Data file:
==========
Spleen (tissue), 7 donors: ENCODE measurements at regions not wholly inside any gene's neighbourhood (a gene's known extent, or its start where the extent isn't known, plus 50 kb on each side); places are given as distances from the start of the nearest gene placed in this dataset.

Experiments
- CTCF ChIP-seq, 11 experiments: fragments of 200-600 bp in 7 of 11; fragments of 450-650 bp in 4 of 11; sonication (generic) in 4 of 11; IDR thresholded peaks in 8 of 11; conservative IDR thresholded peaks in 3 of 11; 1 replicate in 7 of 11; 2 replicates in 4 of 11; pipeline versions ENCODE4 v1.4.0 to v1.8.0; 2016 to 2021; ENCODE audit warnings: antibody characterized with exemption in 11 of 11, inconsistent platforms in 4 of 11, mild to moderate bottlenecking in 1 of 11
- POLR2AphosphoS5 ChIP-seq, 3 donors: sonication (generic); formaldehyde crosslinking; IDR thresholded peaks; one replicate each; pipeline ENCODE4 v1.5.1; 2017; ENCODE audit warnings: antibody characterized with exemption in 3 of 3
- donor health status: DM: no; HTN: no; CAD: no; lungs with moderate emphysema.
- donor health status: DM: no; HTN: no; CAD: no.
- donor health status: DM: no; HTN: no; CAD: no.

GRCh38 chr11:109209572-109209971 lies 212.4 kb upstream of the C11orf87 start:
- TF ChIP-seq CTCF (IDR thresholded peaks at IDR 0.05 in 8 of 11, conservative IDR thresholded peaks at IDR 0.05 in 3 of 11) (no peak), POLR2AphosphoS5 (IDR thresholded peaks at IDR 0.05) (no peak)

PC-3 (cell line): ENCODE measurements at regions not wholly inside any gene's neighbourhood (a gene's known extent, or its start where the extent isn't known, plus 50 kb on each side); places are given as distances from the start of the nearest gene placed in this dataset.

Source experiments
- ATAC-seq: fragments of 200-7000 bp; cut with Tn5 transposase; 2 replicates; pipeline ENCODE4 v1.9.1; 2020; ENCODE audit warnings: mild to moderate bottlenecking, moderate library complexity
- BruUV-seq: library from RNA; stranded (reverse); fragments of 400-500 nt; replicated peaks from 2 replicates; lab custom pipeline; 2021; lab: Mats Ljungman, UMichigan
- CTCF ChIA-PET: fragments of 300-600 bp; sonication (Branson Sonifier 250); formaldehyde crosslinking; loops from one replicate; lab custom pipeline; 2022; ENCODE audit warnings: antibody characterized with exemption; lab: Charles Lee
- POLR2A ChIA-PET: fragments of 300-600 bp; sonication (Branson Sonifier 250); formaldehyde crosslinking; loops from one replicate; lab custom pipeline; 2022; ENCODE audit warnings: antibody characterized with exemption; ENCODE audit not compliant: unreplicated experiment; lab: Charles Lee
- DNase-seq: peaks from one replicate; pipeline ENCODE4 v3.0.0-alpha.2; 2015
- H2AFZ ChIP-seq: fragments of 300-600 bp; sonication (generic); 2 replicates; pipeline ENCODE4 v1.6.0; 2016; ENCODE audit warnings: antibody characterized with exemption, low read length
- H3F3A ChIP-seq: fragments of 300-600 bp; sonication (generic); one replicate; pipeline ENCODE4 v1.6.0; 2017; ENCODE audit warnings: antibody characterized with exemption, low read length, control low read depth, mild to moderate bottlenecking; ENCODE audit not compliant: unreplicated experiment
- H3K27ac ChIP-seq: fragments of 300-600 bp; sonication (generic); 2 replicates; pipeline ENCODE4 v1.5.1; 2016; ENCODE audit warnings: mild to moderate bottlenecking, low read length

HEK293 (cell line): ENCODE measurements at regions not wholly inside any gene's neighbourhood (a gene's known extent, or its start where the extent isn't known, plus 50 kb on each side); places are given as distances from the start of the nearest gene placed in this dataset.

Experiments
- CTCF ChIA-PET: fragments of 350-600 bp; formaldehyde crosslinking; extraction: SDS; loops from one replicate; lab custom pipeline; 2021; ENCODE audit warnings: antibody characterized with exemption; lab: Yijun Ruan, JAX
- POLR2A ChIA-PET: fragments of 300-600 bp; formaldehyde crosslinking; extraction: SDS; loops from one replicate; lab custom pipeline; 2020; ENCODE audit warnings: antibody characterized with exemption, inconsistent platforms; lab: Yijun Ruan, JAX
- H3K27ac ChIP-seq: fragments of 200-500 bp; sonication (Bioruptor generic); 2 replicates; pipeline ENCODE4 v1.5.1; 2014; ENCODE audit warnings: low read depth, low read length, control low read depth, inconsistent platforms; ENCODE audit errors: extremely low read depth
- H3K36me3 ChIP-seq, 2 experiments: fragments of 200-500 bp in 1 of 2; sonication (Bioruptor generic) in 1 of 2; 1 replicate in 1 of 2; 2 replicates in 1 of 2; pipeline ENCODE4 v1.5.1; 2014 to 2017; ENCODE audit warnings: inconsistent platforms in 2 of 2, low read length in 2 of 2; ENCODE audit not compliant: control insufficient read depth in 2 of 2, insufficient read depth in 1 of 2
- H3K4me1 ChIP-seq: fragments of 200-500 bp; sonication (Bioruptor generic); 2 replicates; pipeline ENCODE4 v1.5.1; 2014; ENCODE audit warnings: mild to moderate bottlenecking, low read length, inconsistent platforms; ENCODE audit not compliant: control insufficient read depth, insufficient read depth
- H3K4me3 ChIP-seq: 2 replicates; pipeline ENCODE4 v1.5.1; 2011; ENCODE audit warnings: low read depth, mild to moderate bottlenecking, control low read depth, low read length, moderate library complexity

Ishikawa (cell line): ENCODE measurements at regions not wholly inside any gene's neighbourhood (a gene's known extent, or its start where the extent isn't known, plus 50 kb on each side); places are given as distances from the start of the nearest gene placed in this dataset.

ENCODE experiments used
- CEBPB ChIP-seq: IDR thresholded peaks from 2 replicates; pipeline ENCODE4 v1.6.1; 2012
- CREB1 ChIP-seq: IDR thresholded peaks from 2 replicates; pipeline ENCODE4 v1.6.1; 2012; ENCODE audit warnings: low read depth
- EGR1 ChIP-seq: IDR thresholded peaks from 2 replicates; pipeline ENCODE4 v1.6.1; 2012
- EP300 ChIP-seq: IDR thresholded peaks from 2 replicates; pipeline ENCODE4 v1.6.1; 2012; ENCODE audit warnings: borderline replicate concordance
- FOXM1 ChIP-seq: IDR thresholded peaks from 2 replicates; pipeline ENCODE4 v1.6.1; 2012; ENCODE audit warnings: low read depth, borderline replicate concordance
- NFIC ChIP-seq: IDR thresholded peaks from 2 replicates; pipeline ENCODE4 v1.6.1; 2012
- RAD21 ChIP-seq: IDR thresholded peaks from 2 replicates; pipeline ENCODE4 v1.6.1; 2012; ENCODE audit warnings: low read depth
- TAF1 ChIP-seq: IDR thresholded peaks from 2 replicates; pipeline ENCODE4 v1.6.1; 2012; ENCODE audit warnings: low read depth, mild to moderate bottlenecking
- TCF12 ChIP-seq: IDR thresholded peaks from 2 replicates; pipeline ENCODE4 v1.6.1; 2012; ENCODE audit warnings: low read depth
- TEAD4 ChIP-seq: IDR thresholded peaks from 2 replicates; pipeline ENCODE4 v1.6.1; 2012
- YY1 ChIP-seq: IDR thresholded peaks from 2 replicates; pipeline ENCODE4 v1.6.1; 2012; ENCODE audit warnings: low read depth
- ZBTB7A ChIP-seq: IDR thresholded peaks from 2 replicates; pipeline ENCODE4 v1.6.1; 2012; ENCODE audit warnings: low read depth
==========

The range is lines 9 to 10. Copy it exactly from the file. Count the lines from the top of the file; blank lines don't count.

- TF ChIP-seq CTCF (IDR thresholded peaks at IDR 0.05 in 8 of 11, conservative IDR thresholded peaks at IDR 0.05 in 3 of 11) (no peak), POLR2AphosphoS5 (IDR thresholded peaks at IDR 0.05) (no peak)

PC-3 (cell line): ENCODE measurements at regions not wholly inside any gene's neighbourhood (a gene's known extent, or its start where the extent isn't known, plus 50 kb on each side); places are given as distances from the start of the nearest gene placed in this dataset.